Sustainability, Vol. 16, Pages 5123: Risks of Ecosystems’ Degradation: Portuguese Healthcare Professionals’ Mental Health, Hope and Resilient Coping

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Sustainability, Vol. 16, Pages 5123: Risks of Ecosystems’ Degradation: Portuguese Healthcare Professionals’ Mental Health, Hope and Resilient Coping

Sustainability doi: 10.3390/su16125123

Authors: Rute F. Meneses Carla Barros Helder Sousa Ana Isabel Sani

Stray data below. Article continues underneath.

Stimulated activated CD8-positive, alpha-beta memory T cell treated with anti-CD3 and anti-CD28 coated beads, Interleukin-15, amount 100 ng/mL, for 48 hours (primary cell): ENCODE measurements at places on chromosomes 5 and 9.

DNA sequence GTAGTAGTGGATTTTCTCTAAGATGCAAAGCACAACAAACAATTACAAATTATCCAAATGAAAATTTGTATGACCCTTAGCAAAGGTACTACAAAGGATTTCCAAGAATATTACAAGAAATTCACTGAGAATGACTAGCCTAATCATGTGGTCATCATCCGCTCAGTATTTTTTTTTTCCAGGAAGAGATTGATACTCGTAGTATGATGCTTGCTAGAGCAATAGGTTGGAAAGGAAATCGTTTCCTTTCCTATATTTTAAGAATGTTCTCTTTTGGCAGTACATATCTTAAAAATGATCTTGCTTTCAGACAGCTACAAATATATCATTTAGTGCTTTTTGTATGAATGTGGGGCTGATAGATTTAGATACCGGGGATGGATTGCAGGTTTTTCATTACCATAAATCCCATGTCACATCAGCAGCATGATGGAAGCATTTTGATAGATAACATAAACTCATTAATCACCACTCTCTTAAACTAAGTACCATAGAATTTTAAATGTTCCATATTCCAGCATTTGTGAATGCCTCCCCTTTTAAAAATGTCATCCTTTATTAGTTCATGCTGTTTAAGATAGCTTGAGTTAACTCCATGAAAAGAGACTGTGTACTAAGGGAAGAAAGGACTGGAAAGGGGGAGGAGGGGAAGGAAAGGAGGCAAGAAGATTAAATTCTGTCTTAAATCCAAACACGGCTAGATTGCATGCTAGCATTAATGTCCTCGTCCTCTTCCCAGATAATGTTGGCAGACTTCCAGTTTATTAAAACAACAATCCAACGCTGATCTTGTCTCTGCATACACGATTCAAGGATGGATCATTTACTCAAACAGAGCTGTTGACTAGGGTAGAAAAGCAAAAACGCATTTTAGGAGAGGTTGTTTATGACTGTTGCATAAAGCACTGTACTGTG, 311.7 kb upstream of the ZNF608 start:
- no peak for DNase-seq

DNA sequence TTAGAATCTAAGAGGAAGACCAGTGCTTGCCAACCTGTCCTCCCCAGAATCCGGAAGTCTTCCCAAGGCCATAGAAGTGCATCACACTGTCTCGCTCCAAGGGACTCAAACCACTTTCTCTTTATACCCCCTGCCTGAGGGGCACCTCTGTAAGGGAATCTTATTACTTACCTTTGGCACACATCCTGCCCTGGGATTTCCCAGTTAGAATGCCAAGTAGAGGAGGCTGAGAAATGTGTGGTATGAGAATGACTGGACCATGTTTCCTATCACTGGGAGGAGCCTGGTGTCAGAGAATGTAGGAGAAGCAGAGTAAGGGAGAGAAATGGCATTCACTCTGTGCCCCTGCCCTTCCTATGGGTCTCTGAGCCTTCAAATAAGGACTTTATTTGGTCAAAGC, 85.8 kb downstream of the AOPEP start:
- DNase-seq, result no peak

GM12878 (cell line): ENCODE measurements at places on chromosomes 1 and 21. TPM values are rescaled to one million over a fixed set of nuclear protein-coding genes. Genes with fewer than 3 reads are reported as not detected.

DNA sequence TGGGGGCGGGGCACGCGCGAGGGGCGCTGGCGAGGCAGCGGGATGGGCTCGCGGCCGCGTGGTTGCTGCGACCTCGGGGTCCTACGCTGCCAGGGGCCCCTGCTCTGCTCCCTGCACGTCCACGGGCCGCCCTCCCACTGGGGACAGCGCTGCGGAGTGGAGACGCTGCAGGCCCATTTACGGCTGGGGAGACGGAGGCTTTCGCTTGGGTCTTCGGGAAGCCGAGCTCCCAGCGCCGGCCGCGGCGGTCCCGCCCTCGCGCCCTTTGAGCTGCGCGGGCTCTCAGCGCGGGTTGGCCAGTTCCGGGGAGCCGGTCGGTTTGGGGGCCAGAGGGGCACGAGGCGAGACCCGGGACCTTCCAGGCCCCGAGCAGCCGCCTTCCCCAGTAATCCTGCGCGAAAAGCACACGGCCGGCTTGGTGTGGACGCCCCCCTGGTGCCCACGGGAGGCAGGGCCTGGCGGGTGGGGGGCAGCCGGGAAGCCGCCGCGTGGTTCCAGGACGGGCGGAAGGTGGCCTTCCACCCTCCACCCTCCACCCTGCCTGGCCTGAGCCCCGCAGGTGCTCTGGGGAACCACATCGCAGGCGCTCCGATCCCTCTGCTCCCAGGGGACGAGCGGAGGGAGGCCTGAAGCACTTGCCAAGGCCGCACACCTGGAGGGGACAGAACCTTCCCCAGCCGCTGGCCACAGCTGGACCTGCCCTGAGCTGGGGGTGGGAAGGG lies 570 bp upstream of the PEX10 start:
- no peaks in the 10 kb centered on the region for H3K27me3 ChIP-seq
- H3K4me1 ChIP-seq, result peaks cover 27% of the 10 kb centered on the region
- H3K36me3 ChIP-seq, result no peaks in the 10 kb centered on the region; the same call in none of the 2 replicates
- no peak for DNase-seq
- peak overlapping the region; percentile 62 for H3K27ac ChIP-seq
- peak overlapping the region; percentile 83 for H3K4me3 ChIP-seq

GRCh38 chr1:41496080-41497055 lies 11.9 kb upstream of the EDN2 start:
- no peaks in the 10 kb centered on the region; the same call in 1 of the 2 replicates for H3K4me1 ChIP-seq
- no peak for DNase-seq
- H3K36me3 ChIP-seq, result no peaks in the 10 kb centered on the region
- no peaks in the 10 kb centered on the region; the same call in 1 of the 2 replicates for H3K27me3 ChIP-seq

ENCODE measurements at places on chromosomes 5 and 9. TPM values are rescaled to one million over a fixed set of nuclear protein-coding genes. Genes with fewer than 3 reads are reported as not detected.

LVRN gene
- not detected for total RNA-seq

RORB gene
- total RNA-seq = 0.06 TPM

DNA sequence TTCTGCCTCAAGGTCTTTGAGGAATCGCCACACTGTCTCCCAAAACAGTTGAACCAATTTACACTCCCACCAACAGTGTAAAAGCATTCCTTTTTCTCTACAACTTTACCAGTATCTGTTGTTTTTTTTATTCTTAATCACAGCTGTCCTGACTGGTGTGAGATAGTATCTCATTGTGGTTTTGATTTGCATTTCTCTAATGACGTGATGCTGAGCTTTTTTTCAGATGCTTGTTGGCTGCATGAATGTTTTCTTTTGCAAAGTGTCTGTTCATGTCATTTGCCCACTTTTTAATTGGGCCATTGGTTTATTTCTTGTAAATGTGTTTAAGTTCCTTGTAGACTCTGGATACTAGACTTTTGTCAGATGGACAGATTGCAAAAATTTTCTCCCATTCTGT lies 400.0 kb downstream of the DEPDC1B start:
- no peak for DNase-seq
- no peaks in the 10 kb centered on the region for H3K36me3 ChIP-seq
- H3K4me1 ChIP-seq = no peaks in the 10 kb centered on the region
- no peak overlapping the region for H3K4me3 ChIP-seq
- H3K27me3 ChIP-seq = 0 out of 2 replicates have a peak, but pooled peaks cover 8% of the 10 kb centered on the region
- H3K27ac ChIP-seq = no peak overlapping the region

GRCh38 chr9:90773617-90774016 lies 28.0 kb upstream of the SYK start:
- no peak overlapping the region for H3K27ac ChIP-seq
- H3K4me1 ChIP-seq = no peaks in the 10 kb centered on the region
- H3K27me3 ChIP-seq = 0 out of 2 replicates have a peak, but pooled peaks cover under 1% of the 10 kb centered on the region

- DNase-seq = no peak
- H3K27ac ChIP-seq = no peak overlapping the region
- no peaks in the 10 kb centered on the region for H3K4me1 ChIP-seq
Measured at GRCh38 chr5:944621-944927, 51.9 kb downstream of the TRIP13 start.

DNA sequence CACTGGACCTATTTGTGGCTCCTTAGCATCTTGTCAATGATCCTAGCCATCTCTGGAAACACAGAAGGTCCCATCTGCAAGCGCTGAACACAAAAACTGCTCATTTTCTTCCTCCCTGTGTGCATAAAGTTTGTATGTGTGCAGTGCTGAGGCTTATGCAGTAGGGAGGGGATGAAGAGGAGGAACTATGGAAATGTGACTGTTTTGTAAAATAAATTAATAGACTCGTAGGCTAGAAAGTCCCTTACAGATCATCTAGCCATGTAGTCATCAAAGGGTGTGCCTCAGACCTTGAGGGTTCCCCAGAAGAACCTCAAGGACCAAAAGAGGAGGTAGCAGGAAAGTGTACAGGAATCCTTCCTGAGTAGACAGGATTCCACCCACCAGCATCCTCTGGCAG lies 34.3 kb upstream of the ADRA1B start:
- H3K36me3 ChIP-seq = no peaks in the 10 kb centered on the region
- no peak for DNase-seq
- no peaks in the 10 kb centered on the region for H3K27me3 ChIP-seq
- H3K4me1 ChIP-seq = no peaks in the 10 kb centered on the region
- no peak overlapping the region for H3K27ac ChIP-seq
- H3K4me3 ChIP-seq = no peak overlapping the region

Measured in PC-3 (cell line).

Healthcare professionals constantly face situations that reflect ecosystems’ degradation. These can negatively affect their mental health. Research suggests that hope and resilience can play an important role in this scenario, since they are related to/predict mental health in highly heterogeneous samples (considering geography, age, profession, health, etc.). In this context, the aims of the present study are the following: to characterize and explore the relationship between hope, resilient coping and mental health in Portuguese healthcare professionals. Using Google Forms, 276 healthcare professionals answered the GHQ-28, the (adult) Trait Hope Scale, and the Brief Resilient Coping Scale (retrospective, analytical observational, cross-sectional, descriptive and correlational research design). The minimum and maximum possible scores were reached, with the exception of the maximum score of GHQ-28-Total. Regarding Hope, 19.6% scored below the midpoint (M = 43.46, SD = 11.97); 29.3% revealed low resilience (M = 14.93, SD = 4.05); and the average of four of the five Mental Health scores (exception: Severe depression) indicates the probability of a psychiatric case. Hope correlated with Social dysfunction and GHQ-28-Total; resilient coping proved to be a (weak) predictor of four of the five GHQ-28 indicators (exception: Severe depression). The results support the need to promote the sample’s mental health, hope and resilient coping. They also suggest that stimulating resilient coping may contribute to improving healthcare professionals’ mental health. Prior research (e.g., on therapies to enhance hope, resilience and, thus, mental health), to which the current study contributes, supports optimism towards the necessary internal sustainability transition.

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